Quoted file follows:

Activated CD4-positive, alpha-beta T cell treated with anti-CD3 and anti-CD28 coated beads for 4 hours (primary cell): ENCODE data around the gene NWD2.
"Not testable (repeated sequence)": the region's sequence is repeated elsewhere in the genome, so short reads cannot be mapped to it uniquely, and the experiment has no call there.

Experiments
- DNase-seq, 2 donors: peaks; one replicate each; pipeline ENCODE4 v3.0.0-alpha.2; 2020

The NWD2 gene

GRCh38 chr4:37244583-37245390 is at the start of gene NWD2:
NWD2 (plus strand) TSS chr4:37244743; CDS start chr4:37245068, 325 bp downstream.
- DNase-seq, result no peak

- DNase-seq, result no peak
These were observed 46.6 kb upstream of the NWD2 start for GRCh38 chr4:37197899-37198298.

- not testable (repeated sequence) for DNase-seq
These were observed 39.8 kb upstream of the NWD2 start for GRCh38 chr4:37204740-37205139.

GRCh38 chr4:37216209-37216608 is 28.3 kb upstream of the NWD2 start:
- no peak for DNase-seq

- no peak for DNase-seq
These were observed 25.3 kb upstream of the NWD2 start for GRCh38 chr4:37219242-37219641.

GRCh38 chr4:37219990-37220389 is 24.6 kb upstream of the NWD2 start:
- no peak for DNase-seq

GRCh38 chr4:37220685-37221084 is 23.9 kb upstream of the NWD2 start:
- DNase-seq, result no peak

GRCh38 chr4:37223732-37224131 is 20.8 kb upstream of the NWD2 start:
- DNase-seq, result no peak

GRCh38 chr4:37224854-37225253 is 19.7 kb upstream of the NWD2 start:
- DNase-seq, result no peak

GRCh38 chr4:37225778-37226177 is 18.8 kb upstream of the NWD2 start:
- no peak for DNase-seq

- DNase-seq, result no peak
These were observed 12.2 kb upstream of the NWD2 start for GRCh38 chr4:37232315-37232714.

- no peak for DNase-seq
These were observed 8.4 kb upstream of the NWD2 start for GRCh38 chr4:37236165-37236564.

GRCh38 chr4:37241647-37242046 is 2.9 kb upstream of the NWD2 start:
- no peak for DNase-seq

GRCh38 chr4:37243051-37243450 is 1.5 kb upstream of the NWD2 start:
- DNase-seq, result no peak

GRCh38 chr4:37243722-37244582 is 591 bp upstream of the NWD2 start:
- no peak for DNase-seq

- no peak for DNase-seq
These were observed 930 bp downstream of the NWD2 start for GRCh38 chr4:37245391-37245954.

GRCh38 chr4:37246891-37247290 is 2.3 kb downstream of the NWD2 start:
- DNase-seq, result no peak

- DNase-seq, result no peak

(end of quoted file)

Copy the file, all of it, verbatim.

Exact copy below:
Activated CD4-positive, alpha-beta T cell treated with anti-CD3 and anti-CD28 coated beads for 4 hours (primary cell): ENCODE data around the gene NWD2.
"Not testable (repeated sequence)": the region's sequence is repeated elsewhere in the genome, so short reads cannot be mapped to it uniquely, and the experiment has no call there.

Experiments
- DNase-seq, 2 donors: peaks; one replicate each; pipeline ENCODE4 v3.0.0-alpha.2; 2020

The NWD2 gene

GRCh38 chr4:37244583-37245390 is at the start of gene NWD2:
NWD2 (plus strand) TSS chr4:37244743; CDS start chr4:37245068, 325 bp downstream.
- DNase-seq, result no peak

- DNase-seq, result no peak
These were observed 46.6 kb upstream of the NWD2 start for GRCh38 chr4:37197899-37198298.

- not testable (repeated sequence) for DNase-seq
These were observed 39.8 kb upstream of the NWD2 start for GRCh38 chr4:37204740-37205139.

GRCh38 chr4:37216209-37216608 is 28.3 kb upstream of the NWD2 start:
- no peak for DNase-seq

- no peak for DNase-seq
These were observed 25.3 kb upstream of the NWD2 start for GRCh38 chr4:37219242-37219641.

GRCh38 chr4:37219990-37220389 is 24.6 kb upstream of the NWD2 start:
- no peak for DNase-seq

GRCh38 chr4:37220685-37221084 is 23.9 kb upstream of the NWD2 start:
- DNase-seq, result no peak

GRCh38 chr4:37223732-37224131 is 20.8 kb upstream of the NWD2 start:
- DNase-seq, result no peak

GRCh38 chr4:37224854-37225253 is 19.7 kb upstream of the NWD2 start:
- DNase-seq, result no peak

GRCh38 chr4:37225778-37226177 is 18.8 kb upstream of the NWD2 start:
- no peak for DNase-seq

- DNase-seq, result no peak
These were observed 12.2 kb upstream of the NWD2 start for GRCh38 chr4:37232315-37232714.

- no peak for DNase-seq
These were observed 8.4 kb upstream of the NWD2 start for GRCh38 chr4:37236165-37236564.

GRCh38 chr4:37241647-37242046 is 2.9 kb upstream of the NWD2 start:
- no peak for DNase-seq

GRCh38 chr4:37243051-37243450 is 1.5 kb upstream of the NWD2 start:
- DNase-seq, result no peak

GRCh38 chr4:37243722-37244582 is 591 bp upstream of the NWD2 start:
- no peak for DNase-seq

- no peak for DNase-seq
These were observed 930 bp downstream of the NWD2 start for GRCh38 chr4:37245391-37245954.

GRCh38 chr4:37246891-37247290 is 2.3 kb downstream of the NWD2 start:
- DNase-seq, result no peak

- DNase-seq, result no peak